Oct 142016



(Andy Synn reviews the new album by Sweden’s Dark Tranquillity.)

Broadly speaking, Dark Tranquillity’s career has been one characterised by successive sequences of sudden reinvention and steady refinement, with every major breakthrough followed in turn by a corresponding period of careful, if somewhat less impressive, polishing and fine-tuning.

It’s a pretty obvious pattern in hindsight. The early success of The Gallery was followed by The Mind’s I… the melodic, proggy proclivities of Projector were the jumping-off point for Haven… and then Damage Done, probably the biggest metamorphosis in the band’s career, in turn gave us both the oft-underrated Character and the (arguably) somewhat overrated Fiction.

Unfortunately it’s around this time that things get a little tricky, and we enter what has become a bit of a sensitive area for some fans, as there’s an argument – and not an unreasonable one – that the band have been stuck in something of a rut ever since, repeating the same old formula, to ever-diminishing creative (if not commercial) returns.

For although Character was, in my opinion at least, a worthy enough follow-up to Damage Done, Fiction was effectively just a brace of crowd-pleasing singles surrounded by a wealth of generally solid, but not necessarily stunning, material. And while We Are The Void hinted in places (such as the icy, blackened “Arkhangelsk” and the darkly atmospheric “Iridium”) at burgeoning changes to come, neither it, nor the disappointingly average Construct, managed to capitalise on this potential in order to fully reignite the band’s creative fires.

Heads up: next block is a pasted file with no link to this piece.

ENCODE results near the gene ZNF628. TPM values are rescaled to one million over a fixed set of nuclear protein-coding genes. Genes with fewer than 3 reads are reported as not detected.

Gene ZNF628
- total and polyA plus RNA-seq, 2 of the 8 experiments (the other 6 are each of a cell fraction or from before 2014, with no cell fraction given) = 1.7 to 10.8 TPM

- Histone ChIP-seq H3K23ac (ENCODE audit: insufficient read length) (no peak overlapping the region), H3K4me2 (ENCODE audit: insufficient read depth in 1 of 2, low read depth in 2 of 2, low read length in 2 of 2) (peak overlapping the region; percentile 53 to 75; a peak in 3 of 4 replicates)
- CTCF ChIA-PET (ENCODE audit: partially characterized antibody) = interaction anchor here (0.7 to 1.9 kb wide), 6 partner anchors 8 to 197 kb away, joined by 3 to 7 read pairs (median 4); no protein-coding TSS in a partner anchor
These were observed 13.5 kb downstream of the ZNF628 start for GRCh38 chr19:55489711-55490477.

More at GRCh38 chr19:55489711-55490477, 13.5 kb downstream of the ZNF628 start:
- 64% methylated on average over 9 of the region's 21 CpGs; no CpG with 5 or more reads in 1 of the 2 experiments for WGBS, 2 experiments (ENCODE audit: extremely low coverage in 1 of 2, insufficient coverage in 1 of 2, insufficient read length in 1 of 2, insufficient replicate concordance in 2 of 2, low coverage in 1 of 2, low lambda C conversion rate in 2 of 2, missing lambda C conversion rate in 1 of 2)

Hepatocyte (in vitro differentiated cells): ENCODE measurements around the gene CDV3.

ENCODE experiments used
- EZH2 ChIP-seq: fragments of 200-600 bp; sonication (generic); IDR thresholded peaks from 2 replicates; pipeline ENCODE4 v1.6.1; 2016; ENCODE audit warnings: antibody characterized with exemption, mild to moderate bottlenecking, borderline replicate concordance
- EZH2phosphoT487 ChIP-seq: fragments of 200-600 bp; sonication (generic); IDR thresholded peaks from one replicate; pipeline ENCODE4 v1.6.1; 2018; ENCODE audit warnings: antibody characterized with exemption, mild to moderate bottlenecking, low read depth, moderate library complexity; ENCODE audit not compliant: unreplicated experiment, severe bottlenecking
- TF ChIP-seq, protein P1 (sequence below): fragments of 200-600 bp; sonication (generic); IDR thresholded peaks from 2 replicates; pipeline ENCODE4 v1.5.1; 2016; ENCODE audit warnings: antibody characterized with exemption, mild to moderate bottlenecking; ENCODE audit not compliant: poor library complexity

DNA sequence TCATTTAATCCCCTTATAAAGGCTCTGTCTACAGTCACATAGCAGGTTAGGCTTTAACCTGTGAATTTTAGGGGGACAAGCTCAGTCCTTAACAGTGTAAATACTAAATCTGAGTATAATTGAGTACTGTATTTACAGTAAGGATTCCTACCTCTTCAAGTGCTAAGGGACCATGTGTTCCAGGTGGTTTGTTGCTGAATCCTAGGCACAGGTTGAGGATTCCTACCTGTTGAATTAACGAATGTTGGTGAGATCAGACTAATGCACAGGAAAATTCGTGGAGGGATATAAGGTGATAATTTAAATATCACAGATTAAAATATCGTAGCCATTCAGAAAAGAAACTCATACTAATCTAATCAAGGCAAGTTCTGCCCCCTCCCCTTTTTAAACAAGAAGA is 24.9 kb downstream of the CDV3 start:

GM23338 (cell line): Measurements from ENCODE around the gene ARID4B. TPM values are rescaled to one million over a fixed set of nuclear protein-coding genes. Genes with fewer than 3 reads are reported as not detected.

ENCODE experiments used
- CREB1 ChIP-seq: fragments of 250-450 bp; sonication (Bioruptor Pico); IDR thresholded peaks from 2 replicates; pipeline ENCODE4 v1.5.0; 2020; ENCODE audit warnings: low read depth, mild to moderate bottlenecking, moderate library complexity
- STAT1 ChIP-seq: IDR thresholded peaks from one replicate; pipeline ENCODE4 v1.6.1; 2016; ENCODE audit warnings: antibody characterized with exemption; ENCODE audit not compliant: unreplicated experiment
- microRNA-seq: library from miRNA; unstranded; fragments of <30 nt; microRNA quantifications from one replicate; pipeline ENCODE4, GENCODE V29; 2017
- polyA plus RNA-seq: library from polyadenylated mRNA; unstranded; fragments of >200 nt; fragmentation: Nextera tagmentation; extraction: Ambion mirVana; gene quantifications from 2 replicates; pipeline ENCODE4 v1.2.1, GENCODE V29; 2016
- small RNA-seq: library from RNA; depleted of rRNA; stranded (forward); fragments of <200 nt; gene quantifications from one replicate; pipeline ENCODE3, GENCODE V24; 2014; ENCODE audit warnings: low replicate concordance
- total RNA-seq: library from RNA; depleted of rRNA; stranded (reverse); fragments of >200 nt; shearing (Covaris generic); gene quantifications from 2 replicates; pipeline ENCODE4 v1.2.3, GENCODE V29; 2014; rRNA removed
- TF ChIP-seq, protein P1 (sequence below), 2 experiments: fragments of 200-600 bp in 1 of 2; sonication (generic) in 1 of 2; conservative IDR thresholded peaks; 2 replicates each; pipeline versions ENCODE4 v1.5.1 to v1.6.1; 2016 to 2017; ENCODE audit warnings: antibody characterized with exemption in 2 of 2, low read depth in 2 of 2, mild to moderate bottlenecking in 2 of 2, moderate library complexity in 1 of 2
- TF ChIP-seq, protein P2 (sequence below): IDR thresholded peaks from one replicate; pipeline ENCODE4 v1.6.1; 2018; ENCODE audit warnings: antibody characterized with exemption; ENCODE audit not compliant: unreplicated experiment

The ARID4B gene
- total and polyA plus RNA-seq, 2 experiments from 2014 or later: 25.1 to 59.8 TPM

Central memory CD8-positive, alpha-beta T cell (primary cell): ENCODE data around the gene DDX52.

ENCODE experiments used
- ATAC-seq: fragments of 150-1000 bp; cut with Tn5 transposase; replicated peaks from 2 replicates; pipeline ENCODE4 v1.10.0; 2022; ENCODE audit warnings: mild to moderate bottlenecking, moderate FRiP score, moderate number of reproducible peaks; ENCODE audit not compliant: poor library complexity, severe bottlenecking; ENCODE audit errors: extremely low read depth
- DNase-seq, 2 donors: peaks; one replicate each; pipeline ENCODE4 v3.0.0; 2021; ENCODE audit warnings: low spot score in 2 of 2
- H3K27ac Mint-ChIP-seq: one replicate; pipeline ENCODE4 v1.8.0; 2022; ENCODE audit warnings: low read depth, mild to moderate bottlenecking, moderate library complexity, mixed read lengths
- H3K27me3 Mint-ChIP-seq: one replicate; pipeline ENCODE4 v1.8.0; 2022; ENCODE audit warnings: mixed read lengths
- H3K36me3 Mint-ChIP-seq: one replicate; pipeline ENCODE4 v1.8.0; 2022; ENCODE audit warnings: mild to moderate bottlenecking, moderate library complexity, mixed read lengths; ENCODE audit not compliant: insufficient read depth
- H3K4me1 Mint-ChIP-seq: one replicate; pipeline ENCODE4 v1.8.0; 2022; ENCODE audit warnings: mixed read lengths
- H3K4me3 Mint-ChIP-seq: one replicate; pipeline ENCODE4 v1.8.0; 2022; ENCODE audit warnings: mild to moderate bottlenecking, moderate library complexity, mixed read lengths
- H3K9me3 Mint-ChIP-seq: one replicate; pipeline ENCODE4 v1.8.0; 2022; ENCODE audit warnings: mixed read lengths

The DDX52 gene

So the question now is, does Atoma signal another long-awaited, and long-overdue, renaissance from the Gothenburg alchemists?




The short answer is… no, not really. But that doesn’t necessarily make it a bad album, it’s just not the big step I/we hoped it would be.

That being said, it’s definitely a step up from Construct, and the band (now featuring new bassist Anders Iwers, but minus the now-departed Martin Henriksson) generally sound just that little bit more lively and awake than they have for a while.

It helps of course that the backbone of the album is built around a brace of strong (if not always groundbreaking) tracks that have much more energy and vitality than the last time we had this dance, and songs like the moodily metallic “Encircled” (which is easily the band’s strongest opener since “The New Build”) and the rip-roaring “Neutrality” are almost worth the price of admission on their own.

Elsewhere the band kick out the jams with style on numbers like the mercurial, Projector-esque title-track and the brooding “Faithless By Default”, and though there are a few songs – “Forward Momentum”, “The Pitiless”, “Our Proof Of Life” – which feel a little too stock and familiar for comfort (some of the vocal melodies in particular seem to have been almost recycled wholesale), there are also moments – the gloomy intensity of “Force of Hand”, the pulsing hookiness of “Clearing Skies” – which hint at greater things, even if the album as a whole still seems to lack that certain spark or x-factor needed to really push things to the next level.

Now I’m aware that there’s a certain segment of Dark Tranquillity fandom who are, shall we say, a little rabid in their worship of the band, and I’m sure many of them have already penned their angry rebuttal to what I’ve written here, and will be letting me know about their displeasure in fairly short order. But while these sorts of people (and, let’s be honest, there’s some in every band’s fanbase) can be driven into a raging apoplexy at even the slightest implied criticism of their heroes, I’m operating under the assumption here that the majority of our readers are willing to accept and appreciate a more measured take on things that doesn’t just blindly flatter and fawn over a band simply because they’re a big deal.

And make no mistake, Dark Tranquillity are very much still “a big deal”, and deservedly so. It’s just that Atoma isn’t their best work.